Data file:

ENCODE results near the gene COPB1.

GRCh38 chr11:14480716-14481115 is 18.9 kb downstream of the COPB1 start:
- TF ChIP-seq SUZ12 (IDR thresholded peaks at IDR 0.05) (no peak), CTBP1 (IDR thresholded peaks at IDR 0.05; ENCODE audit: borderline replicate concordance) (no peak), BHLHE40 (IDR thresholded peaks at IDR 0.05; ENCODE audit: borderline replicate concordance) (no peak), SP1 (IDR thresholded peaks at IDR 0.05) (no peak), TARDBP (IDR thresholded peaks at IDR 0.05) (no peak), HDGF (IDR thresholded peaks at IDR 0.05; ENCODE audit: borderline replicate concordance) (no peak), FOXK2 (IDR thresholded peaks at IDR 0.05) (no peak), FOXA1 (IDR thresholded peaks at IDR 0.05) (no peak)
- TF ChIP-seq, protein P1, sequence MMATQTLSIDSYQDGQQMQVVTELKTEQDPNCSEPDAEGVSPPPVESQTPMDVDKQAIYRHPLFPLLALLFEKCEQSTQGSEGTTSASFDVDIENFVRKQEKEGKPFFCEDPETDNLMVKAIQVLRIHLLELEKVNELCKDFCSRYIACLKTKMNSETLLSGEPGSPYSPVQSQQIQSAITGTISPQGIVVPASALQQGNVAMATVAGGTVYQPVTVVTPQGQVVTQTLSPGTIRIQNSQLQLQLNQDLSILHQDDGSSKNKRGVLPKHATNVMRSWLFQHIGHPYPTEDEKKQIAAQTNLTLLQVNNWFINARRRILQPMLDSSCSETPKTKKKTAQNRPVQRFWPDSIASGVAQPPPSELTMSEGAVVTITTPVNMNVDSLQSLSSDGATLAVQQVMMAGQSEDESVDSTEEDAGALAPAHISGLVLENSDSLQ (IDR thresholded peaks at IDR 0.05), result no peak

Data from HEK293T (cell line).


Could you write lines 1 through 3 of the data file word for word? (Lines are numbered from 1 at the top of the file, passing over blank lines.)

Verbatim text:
ENCODE results near the gene COPB1.

GRCh38 chr11:14480716-14481115 is 18.9 kb downstream of the COPB1 start:
- TF ChIP-seq SUZ12 (IDR thresholded peaks at IDR 0.05) (no peak), CTBP1 (IDR thresholded peaks at IDR 0.05; ENCODE audit: borderline replicate concordance) (no peak), BHLHE40 (IDR thresholded peaks at IDR 0.05; ENCODE audit: borderline replicate concordance) (no peak), SP1 (IDR thresholded peaks at IDR 0.05) (no peak), TARDBP (IDR thresholded peaks at IDR 0.05) (no peak), HDGF (IDR thresholded peaks at IDR 0.05; ENCODE audit: borderline replicate concordance) (no peak), FOXK2 (IDR thresholded peaks at IDR 0.05) (no peak), FOXA1 (IDR thresholded peaks at IDR 0.05) (no peak)